A short documentary about Joan Miró Chicago, a public art piece that was created in 1981. This documentary was produced for the Chicago Council on Fine Arts, and also discusses Miró's career in general, as well as specifics about how the statue was built.
0:07Copy video clip URL The program begins with opening titles using computer animation by Jane Veeder that reference Miró’s art style.
0:56Copy video clip URL The narrator introduces the history of public artworks in Chicago, with illustrative video footage of the city and the pieces discussed: Pablo Picasso’s untitled sculpture in the Daley Plaza, Chagal’s “Four Seasons” mosaic wall, and Calder’s “Flamingo.” The narrator transitions into talking about Joan Miró, giving a brief biographical recounting of Miró’s career as an artist, and showing many examples of his work.
5:32Copy video clip URL The narrator moves on to speak specifically about the history of “Miró’s Chicago,” the statue Miró created for Chicago.
6:40Copy video clip URL A description of how they used a CAT scan to create detailed blueprints for the final statue based on a small maquette Miró made. “This new technique made it possible for the first time to build a piece of free-form sculpture exactly to the artist’s demands.” They show footage of the underlying steel armature being built at Schmidt’s Ironworks, workers creating the foundation for the statue, and other aspects of how the statue was constructed. Joan Gardy Artigas, a friend of Miró, is in charge of how to attach the ceramic tiles which accent some areas of the statue. There is a photo montage of how the gunite concrete was added and shaped, as well as photos of how the Parellada family of bronze casters in Barcelona created the comb, head, and neck.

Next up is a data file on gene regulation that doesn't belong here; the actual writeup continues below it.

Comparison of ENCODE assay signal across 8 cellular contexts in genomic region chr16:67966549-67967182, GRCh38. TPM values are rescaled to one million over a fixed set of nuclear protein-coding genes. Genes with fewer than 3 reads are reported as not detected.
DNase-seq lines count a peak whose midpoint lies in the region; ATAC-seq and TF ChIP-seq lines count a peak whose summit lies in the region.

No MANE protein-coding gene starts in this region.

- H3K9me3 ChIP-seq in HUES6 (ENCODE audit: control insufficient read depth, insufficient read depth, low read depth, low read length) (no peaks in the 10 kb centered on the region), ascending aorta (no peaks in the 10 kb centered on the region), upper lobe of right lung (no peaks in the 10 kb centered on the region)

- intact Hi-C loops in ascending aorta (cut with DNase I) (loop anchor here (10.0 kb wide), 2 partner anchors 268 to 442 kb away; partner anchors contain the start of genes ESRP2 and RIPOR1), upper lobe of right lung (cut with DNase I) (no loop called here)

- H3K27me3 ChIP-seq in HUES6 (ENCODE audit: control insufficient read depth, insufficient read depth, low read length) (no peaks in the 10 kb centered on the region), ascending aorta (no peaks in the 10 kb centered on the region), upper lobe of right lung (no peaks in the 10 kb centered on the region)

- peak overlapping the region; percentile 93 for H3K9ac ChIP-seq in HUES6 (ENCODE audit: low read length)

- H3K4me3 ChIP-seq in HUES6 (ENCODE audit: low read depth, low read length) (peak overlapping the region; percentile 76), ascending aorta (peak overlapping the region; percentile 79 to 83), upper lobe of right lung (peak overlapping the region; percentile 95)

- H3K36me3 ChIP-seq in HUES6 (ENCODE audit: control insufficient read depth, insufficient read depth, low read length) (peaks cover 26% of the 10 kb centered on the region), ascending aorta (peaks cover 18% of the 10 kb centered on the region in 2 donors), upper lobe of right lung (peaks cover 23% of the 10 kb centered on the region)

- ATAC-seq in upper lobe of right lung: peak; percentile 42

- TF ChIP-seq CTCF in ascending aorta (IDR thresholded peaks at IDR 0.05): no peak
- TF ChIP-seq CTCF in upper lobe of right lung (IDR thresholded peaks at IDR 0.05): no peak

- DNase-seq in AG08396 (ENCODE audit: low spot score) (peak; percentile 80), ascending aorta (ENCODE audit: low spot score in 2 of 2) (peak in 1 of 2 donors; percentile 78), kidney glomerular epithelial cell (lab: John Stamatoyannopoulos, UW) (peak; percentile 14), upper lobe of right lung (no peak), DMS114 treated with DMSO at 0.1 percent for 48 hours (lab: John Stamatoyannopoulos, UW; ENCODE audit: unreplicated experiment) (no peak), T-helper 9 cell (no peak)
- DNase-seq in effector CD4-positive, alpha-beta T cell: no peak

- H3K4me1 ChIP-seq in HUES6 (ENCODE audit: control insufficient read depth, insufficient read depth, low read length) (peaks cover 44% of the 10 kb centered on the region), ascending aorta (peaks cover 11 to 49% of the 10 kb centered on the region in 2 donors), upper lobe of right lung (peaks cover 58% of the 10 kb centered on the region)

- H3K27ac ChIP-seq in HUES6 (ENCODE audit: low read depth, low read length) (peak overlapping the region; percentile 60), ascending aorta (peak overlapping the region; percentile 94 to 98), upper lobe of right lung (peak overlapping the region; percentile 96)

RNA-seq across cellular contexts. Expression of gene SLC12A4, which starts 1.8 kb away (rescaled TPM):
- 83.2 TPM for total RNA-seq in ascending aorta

13:37Copy video clip URL Footage of the unveiling and dedication of the statue. Mayor Jane Byrne is in attendance. William Hartman, in a meeting, talks about the importance of public artwork, which “contribute immensely to the personal quality” of the city, saying that in particular he looks forward to how kids will interact with it.
14:56Copy video clip URL An interview with Miró at his home on the island of Majorca, Spain. The interviewer asks Miró what he hopes people seeing his statue on the street in Chicago. He says he hopes people will “think that they are looking at something marvelous, and that it will tickle them up here,” pointing at his forehead/brain.
16:09Copy video clip URL End credits, with computer animation by Jane Veeder in the background again referencing the style of Miró‘s paintings.
17:51Copy video clip URL End of tape.